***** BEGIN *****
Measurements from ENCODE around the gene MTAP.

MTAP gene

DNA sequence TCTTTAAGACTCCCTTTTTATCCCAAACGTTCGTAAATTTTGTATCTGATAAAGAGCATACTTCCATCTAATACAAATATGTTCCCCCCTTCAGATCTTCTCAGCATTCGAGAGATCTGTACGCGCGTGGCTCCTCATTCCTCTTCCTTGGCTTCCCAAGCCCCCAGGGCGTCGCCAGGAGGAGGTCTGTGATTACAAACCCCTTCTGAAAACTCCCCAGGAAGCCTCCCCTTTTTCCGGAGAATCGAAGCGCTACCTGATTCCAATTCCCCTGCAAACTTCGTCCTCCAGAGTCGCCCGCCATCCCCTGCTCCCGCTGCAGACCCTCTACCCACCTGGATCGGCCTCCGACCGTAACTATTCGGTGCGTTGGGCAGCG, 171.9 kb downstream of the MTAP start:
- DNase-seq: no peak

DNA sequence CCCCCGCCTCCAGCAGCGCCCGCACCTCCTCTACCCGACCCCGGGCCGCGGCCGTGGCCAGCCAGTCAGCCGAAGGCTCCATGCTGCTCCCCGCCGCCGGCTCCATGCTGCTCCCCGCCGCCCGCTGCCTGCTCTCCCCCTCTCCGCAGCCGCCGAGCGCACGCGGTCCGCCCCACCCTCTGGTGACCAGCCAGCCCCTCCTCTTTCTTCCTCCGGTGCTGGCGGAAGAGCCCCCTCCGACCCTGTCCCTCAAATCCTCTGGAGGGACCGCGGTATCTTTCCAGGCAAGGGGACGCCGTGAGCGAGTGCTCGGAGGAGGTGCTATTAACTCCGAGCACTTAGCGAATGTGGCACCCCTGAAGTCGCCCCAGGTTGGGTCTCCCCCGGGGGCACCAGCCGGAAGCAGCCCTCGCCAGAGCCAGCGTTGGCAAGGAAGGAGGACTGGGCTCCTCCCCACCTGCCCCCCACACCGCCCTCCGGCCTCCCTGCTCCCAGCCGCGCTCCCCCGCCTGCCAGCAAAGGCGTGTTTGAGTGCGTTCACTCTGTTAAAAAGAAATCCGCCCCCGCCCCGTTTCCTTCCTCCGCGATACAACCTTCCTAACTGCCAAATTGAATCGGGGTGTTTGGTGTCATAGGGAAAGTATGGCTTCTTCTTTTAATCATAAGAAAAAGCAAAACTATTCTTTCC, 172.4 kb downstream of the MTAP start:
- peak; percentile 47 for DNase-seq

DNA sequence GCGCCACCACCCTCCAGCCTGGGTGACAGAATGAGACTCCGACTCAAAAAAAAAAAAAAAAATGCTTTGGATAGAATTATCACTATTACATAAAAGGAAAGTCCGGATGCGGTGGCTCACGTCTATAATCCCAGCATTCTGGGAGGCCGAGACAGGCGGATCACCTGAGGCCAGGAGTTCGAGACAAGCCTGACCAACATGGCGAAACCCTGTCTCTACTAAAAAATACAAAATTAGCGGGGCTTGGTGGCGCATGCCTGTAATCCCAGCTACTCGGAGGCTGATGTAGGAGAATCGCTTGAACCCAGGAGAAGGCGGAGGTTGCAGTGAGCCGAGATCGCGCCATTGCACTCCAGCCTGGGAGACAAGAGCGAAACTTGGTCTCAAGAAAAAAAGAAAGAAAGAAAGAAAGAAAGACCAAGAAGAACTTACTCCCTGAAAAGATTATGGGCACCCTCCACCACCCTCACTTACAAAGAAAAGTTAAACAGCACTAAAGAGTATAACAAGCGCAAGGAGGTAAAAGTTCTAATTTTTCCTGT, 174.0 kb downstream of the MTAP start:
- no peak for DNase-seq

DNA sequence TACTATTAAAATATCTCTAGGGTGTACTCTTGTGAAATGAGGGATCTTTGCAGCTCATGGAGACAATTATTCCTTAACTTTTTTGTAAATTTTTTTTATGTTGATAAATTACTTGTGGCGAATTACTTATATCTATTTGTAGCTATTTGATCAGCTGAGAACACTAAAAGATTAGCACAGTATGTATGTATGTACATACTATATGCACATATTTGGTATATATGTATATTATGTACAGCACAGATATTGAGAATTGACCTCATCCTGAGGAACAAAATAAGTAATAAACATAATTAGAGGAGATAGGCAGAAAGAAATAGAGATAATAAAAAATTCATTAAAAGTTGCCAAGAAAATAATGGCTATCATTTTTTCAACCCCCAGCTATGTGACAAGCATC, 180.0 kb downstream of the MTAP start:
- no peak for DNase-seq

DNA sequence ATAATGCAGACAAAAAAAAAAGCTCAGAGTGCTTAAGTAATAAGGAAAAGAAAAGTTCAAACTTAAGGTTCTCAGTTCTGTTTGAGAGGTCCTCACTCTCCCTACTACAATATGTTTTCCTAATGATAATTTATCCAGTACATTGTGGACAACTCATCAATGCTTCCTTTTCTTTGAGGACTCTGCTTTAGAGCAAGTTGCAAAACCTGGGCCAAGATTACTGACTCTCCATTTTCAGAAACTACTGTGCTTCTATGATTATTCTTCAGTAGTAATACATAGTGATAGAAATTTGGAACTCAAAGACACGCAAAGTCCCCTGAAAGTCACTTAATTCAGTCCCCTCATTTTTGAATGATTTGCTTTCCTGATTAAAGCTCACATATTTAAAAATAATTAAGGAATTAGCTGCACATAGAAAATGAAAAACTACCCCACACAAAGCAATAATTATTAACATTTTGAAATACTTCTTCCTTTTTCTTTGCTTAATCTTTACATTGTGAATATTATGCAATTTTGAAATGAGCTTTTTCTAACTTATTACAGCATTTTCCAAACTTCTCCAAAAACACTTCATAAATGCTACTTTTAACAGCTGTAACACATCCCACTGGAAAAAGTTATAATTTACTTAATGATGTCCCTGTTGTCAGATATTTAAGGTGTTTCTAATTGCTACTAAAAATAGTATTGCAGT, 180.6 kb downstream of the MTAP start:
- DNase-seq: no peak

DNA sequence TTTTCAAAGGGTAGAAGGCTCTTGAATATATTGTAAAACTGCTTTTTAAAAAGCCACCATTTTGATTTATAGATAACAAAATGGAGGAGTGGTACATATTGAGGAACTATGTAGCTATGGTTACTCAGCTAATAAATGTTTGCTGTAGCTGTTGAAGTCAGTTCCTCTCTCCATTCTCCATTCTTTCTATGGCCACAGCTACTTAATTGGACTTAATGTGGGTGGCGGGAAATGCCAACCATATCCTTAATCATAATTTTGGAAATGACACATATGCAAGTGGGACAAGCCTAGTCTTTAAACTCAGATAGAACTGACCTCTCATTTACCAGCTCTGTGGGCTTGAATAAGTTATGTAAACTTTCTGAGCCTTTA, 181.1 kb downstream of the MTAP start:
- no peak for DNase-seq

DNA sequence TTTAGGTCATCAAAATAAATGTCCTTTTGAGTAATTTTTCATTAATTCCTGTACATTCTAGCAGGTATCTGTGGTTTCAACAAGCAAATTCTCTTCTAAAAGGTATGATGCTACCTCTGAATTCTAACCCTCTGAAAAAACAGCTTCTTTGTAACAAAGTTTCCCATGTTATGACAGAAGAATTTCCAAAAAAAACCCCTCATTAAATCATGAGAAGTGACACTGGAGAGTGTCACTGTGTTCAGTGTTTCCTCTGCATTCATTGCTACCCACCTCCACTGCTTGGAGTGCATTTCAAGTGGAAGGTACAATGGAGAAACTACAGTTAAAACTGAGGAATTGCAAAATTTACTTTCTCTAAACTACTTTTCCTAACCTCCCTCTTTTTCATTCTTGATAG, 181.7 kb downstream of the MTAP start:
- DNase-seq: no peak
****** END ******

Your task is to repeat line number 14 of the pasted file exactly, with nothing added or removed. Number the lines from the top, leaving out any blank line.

- no peak for DNase-seq